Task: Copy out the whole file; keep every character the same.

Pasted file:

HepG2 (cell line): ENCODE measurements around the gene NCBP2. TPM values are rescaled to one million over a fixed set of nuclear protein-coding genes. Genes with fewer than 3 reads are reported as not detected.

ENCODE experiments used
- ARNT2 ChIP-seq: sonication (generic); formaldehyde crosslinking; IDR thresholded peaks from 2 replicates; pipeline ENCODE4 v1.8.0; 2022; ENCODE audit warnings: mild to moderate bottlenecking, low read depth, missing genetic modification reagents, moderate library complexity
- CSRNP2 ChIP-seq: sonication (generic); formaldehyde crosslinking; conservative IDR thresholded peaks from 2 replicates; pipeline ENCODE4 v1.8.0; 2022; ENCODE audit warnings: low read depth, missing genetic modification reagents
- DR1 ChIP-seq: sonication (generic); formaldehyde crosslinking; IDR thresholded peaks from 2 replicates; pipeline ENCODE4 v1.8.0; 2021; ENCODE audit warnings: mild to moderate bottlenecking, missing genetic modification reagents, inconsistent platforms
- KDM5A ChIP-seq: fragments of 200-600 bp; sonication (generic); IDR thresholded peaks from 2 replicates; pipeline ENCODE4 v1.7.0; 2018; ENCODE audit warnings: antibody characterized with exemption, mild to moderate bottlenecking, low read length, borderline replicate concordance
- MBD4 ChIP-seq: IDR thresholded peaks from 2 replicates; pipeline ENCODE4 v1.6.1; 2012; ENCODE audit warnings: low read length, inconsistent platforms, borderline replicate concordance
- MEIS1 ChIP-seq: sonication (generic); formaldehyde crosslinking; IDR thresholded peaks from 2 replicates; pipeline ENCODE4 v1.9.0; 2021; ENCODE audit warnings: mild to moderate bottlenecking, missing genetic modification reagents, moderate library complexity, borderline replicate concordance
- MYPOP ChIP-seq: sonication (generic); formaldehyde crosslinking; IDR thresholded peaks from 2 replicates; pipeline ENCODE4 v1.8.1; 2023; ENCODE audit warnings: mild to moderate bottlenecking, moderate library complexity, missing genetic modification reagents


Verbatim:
HepG2 (cell line): ENCODE measurements around the gene NCBP2. TPM values are rescaled to one million over a fixed set of nuclear protein-coding genes. Genes with fewer than 3 reads are reported as not detected.

ENCODE experiments used
- ARNT2 ChIP-seq: sonication (generic); formaldehyde crosslinking; IDR thresholded peaks from 2 replicates; pipeline ENCODE4 v1.8.0; 2022; ENCODE audit warnings: mild to moderate bottlenecking, low read depth, missing genetic modification reagents, moderate library complexity
- CSRNP2 ChIP-seq: sonication (generic); formaldehyde crosslinking; conservative IDR thresholded peaks from 2 replicates; pipeline ENCODE4 v1.8.0; 2022; ENCODE audit warnings: low read depth, missing genetic modification reagents
- DR1 ChIP-seq: sonication (generic); formaldehyde crosslinking; IDR thresholded peaks from 2 replicates; pipeline ENCODE4 v1.8.0; 2021; ENCODE audit warnings: mild to moderate bottlenecking, missing genetic modification reagents, inconsistent platforms
- KDM5A ChIP-seq: fragments of 200-600 bp; sonication (generic); IDR thresholded peaks from 2 replicates; pipeline ENCODE4 v1.7.0; 2018; ENCODE audit warnings: antibody characterized with exemption, mild to moderate bottlenecking, low read length, borderline replicate concordance
- MBD4 ChIP-seq: IDR thresholded peaks from 2 replicates; pipeline ENCODE4 v1.6.1; 2012; ENCODE audit warnings: low read length, inconsistent platforms, borderline replicate concordance
- MEIS1 ChIP-seq: sonication (generic); formaldehyde crosslinking; IDR thresholded peaks from 2 replicates; pipeline ENCODE4 v1.9.0; 2021; ENCODE audit warnings: mild to moderate bottlenecking, missing genetic modification reagents, moderate library complexity, borderline replicate concordance
- MYPOP ChIP-seq: sonication (generic); formaldehyde crosslinking; IDR thresholded peaks from 2 replicates; pipeline ENCODE4 v1.8.1; 2023; ENCODE audit warnings: mild to moderate bottlenecking, moderate library complexity, missing genetic modification reagents